Middle East for dummies
What do Islamic dictatorships like Libya and Iran, authoritarian regimes such as Egypt, and kingdoms like Bahrain have in common? Not much, except their people hate their governments.
But you’d never grasp that simple fact from listening to either the president of the United States or the president of Iran.
According the latter, what’s happening in the Middle East is a “final move” — and a divinely-guided one at that. “We are in the middle of a global revolution managed by The Dear [12th Imam],” Ahmadinejad has declared. “A great awakening is unfolding. One can witness the hand of the imam in managing it.”
Well if that’s true, the 12th Imam must not be too thrilled with the regime in Tehran. Opponents of the Iranian regime have taken to the streets, as irate as the crowds in Tahrir Square. And the regime’s hysterical cries to execute opposition figures betrays a certain lack of faith that the awakening crowds are easily manageable.
But President Obama’s “cry for freedom” speech last week made little more sense than an Ahmadinejad rant. He spoke of the downfall of Mubarak as though he wanted to be named top cheerleader for freedom, yet was conspicuously silent on the most courageous call for Middle Eastern freedom in recent memory: the 2009 election protests in Iran.
Furthermore, it is not at all clear what kind of freedom Egypt’s 80 million people want, much less what they will end up getting.
Certainly most of them want greater economic freedom, if only because most want a job, a decent living, and bearable food prices. Mubarak’s much-publicized economic reforms never made the transition from paper to reality. His regime “failed to produce any tangible improvements for many young people under the age of 30, who have been more eager to pursue greater economic freedom,” notes the Heritage Foundation’s Anthony Kim, an expert on international trade and economics. “Even worse,” Kim reports, “on the two indicators that are the most powerful predictors of success for developing economies — property rights and corruption — Egypt scores far below world averages. Both indicators have shown sharp declines in recent years.”
What fueled the turmoil in Egypt? Primarily, it was the economy, stupid.
Bahrain is a different situation, altogether. That country ranks in the top 10 of the Wall Street Journal/Heritage Foundation Index of Economic Freedom. But when it comes to political liberties, Bahrain is a basket case. Freedom House ranks the country as “not free,” and notes that its score has been heading in the wrong direction. Moreover, Freedom House reports, during the last year, “tensions between the country’s Shiite majority and the ruling Sunni minority intensified.” In short, the government in Bahrain is finding that “money can’t buy you love.”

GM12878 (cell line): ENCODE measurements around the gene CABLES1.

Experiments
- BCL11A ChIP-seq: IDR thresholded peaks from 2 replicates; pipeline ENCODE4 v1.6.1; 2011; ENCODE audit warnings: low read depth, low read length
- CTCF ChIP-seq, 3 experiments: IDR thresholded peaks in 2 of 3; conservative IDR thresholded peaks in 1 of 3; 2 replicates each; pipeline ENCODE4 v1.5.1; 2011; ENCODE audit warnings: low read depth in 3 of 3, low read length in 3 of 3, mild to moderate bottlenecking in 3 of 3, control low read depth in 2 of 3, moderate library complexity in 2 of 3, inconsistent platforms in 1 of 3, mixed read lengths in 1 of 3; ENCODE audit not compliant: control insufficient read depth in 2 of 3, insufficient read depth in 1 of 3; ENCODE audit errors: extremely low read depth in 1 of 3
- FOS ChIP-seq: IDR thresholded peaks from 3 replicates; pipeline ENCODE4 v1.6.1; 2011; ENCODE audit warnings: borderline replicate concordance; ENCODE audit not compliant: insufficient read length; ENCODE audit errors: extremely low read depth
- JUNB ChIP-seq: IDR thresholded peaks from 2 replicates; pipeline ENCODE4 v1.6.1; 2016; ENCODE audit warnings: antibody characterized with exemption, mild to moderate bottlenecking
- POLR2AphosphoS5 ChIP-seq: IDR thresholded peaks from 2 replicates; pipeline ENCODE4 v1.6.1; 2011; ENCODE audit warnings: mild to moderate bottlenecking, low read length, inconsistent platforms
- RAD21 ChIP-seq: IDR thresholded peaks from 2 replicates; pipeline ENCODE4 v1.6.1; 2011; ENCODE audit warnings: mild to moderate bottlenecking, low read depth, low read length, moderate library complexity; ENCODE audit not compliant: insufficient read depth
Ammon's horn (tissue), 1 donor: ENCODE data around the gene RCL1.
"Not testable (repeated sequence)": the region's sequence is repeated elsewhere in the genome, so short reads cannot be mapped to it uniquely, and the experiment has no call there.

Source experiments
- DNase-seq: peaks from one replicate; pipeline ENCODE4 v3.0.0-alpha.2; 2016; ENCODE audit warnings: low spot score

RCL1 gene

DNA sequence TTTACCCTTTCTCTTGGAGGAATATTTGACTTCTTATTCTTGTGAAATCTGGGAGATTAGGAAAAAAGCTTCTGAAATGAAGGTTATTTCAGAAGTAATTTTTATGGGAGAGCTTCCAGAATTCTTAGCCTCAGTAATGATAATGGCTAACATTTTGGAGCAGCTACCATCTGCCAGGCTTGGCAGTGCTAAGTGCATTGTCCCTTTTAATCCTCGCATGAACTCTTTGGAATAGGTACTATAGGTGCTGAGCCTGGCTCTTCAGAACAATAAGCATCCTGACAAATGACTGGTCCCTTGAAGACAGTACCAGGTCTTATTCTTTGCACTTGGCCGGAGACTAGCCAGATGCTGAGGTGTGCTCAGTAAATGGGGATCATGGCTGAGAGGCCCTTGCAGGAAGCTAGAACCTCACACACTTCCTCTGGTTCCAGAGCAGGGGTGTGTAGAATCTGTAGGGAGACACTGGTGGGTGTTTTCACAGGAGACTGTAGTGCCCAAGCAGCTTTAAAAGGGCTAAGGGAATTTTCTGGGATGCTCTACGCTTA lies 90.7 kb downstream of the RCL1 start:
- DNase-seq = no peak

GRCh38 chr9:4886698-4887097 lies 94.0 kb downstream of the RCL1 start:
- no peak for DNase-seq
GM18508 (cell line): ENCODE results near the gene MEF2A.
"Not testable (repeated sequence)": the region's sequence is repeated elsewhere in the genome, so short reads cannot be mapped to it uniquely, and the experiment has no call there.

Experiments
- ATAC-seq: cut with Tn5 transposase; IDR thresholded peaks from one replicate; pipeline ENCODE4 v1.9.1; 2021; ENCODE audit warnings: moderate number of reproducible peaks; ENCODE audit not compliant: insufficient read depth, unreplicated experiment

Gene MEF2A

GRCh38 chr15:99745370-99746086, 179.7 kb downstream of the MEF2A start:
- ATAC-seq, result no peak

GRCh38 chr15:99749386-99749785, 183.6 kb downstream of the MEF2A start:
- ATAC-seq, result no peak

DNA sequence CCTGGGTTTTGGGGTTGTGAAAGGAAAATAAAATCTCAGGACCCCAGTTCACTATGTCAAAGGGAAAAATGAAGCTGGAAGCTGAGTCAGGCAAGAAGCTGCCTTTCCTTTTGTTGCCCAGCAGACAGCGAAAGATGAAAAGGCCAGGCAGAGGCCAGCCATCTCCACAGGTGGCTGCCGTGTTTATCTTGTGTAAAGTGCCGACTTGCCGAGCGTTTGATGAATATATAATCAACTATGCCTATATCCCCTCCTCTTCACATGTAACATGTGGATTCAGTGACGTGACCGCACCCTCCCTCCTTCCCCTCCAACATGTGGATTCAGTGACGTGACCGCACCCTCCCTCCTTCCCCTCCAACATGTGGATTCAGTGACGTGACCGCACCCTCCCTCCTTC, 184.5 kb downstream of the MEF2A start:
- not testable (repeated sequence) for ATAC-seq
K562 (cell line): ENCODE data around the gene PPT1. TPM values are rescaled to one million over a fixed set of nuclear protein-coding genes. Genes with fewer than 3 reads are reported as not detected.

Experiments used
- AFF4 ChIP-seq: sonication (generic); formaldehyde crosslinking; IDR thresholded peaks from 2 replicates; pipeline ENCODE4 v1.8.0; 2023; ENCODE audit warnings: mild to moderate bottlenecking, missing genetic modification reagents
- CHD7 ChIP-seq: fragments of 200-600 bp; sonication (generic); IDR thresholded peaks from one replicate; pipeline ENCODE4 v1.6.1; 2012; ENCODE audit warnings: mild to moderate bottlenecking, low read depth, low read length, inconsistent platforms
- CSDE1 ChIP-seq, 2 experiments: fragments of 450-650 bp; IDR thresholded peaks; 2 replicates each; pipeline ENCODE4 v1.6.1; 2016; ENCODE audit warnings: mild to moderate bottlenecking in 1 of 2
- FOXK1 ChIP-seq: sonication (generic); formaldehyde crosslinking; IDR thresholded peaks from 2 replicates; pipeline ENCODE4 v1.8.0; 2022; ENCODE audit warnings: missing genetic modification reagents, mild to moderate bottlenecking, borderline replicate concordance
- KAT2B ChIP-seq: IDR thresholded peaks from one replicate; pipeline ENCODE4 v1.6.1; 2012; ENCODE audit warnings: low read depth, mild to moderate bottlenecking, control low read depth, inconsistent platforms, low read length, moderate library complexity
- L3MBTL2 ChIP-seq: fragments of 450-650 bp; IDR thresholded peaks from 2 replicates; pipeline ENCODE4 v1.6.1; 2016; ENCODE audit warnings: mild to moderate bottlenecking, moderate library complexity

Here’s the bottom line. All these countries have problems — big problems, multiple problems and very much different problems. And none of them is going to be fixed in a New York minute. There is no “easy button” to solve any of the region’s problems — least of all the Israel-Palestine situation.
That’s why the White House would be well-advised to stop temporizing with high-sounding but largely irrelevant speeches and start focusing on the region’s most important problem first. Fortunately, it’s also the problem we can do the most about.
The gravest problem in the Middle East is, in a word, Iran. It pays for terrorism. It invests in destabilizing other nations. It yearns to be a nuclear power. And it’s second to none at oppressing its own people. President Obama celebrates liberation in the Middle East with a speech. President Ahmadinejad celebrates it by sending two warships to the Suez Canal — an action calculated to intimidate Israel, put Egypt’s new leadership on the spot, and thumb his nose at the US.
A recent Heritage Foundation study concluded that once Iran goes nuclear, it will pose a far more dangerous, difficult and costly threat to American interests. The U.S. would be far better off dealing with the restive regime now, rather than wait for it to become an atomic power.
What’s needed is an American game plan to bring freedom to Iran. That starts with ratcheting up sanctions on Iran. And Target One of that plan should be Iran’s energy sector. Iran’s Islamist regime has exploited Iran’s huge energy resources to fuel a military buildup, build an extensive nuclear weapons program, maintain its power, and export its Shia Islamic revolution. The U.S. can do a lot more to take the oil weapons out of the regime’s hands.
It’s that simple, really. Taking down Tehran won’t turn the Middle East into a land of milk and honey. But it will go a long way toward giving freedoms — both economic and political — a chance to advance throughout the region.
James Jay Carafano is director of The Heritage Foundation’s Allison Center for Foreign Policy Studies.